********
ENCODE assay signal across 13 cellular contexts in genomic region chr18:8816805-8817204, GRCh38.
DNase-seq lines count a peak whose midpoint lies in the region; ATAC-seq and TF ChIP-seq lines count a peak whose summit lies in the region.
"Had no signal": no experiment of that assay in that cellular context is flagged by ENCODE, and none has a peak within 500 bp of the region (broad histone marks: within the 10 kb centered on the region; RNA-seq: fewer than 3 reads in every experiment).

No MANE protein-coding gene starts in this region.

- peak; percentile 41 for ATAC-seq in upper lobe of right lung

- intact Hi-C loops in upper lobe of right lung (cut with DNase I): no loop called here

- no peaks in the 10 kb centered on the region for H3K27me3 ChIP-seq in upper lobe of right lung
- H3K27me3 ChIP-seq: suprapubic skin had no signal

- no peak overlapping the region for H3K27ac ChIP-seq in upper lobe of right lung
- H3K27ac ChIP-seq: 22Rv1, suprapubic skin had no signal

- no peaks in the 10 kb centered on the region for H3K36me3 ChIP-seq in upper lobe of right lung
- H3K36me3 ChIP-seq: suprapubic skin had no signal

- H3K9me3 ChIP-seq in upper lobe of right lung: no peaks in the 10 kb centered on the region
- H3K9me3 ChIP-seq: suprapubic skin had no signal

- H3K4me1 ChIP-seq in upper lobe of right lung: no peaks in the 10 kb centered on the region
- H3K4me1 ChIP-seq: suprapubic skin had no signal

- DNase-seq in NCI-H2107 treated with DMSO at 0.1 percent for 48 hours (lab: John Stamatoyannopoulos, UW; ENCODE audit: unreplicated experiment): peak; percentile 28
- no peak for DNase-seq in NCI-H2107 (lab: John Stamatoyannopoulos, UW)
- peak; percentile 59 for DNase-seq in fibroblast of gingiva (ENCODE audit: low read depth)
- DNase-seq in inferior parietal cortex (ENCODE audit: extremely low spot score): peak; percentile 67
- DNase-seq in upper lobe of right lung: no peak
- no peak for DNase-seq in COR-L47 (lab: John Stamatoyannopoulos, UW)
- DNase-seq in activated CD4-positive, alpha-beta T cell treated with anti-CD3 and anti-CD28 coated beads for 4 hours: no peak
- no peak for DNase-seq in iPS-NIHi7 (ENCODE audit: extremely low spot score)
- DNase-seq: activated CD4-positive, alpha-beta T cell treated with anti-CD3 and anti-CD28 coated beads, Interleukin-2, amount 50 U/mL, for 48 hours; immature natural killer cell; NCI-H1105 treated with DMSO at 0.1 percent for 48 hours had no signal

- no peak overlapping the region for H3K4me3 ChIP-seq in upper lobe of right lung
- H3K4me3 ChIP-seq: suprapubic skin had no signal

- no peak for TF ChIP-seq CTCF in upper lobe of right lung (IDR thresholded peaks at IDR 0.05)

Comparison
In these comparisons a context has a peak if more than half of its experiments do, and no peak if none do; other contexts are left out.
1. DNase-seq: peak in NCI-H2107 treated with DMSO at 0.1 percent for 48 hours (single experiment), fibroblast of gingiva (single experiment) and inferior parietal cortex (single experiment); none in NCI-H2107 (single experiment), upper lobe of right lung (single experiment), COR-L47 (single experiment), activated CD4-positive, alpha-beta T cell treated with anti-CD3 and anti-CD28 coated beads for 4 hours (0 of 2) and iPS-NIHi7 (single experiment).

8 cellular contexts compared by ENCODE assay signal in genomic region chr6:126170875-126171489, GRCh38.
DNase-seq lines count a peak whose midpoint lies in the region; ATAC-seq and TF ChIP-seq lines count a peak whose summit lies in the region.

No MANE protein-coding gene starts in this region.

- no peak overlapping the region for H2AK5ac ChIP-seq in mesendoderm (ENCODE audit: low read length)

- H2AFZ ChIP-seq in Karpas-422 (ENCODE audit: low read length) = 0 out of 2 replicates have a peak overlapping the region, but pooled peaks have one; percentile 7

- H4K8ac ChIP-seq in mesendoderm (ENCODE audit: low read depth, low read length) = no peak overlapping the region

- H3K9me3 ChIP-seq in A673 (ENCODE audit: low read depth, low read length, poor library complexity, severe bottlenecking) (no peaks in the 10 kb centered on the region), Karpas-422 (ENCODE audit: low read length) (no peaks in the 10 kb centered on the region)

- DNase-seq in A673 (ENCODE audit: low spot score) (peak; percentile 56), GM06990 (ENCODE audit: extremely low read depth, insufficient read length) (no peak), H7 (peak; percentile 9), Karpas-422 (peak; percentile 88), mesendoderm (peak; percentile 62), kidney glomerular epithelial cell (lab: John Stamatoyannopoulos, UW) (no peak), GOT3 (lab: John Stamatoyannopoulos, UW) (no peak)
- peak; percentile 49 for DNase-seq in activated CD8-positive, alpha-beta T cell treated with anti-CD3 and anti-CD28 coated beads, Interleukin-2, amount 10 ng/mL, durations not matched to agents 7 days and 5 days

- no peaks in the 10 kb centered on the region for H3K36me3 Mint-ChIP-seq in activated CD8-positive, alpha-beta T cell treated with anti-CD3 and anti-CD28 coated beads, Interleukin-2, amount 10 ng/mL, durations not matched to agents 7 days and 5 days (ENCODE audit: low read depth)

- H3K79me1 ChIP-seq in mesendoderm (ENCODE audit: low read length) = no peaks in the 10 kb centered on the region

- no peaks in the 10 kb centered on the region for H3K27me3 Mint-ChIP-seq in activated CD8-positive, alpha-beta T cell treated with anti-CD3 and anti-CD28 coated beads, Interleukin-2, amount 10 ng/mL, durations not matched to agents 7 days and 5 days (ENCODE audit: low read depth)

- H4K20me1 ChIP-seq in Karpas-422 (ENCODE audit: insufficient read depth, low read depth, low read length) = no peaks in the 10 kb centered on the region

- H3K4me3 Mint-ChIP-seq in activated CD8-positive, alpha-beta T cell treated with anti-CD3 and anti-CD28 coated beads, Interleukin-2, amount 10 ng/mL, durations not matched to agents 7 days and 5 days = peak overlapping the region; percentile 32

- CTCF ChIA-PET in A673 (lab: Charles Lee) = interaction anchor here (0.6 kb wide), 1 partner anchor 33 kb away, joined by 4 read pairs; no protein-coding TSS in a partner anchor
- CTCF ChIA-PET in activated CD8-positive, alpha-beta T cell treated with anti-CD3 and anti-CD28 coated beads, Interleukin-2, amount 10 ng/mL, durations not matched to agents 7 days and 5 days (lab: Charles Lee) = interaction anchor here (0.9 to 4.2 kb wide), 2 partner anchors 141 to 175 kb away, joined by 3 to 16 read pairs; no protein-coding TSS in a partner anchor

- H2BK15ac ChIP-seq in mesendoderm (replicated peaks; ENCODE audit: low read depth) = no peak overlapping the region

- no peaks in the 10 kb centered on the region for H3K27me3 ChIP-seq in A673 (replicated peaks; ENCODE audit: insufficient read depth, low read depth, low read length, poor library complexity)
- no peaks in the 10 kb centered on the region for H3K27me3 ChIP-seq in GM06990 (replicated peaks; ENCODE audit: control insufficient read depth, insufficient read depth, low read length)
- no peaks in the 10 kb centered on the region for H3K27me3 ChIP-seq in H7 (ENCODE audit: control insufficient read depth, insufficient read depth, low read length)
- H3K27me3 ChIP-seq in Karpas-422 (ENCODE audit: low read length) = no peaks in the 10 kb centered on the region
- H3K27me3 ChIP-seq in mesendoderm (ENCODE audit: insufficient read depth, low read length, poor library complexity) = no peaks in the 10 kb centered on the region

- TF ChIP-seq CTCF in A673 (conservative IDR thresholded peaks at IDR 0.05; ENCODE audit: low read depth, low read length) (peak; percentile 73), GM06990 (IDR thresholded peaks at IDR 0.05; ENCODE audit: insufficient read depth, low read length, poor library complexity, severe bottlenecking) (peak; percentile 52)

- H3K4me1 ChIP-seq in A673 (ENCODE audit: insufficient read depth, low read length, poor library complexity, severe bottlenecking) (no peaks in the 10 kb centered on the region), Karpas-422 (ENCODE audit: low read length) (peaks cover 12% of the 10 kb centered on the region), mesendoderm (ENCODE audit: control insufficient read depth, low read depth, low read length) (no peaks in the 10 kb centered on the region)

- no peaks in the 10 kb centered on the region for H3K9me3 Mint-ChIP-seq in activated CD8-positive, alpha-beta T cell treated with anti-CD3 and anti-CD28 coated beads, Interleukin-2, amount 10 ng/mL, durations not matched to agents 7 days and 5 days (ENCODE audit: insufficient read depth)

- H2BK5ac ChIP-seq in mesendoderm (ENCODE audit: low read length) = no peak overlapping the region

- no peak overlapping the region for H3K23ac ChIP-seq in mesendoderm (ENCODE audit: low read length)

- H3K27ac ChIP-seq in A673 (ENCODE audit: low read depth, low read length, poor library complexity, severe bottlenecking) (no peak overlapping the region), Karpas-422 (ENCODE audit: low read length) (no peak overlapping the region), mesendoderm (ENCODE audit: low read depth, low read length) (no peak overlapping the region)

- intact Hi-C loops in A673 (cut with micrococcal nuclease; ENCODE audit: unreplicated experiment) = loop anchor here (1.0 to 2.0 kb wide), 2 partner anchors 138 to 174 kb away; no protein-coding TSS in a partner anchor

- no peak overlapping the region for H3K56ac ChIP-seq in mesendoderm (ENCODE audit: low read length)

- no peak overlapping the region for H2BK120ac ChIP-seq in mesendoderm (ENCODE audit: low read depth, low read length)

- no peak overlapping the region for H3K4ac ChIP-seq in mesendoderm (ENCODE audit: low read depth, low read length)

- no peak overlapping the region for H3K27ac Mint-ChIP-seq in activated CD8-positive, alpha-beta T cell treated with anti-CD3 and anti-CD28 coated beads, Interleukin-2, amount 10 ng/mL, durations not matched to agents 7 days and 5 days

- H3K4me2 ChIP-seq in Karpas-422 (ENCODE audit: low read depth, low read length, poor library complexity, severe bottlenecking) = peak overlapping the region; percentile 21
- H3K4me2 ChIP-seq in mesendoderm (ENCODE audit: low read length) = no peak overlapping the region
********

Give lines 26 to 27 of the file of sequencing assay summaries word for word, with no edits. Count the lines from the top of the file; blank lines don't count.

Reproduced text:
- no peak overlapping the region for H3K4me3 ChIP-seq in upper lobe of right lung
- H3K4me3 ChIP-seq: suprapubic skin had no signal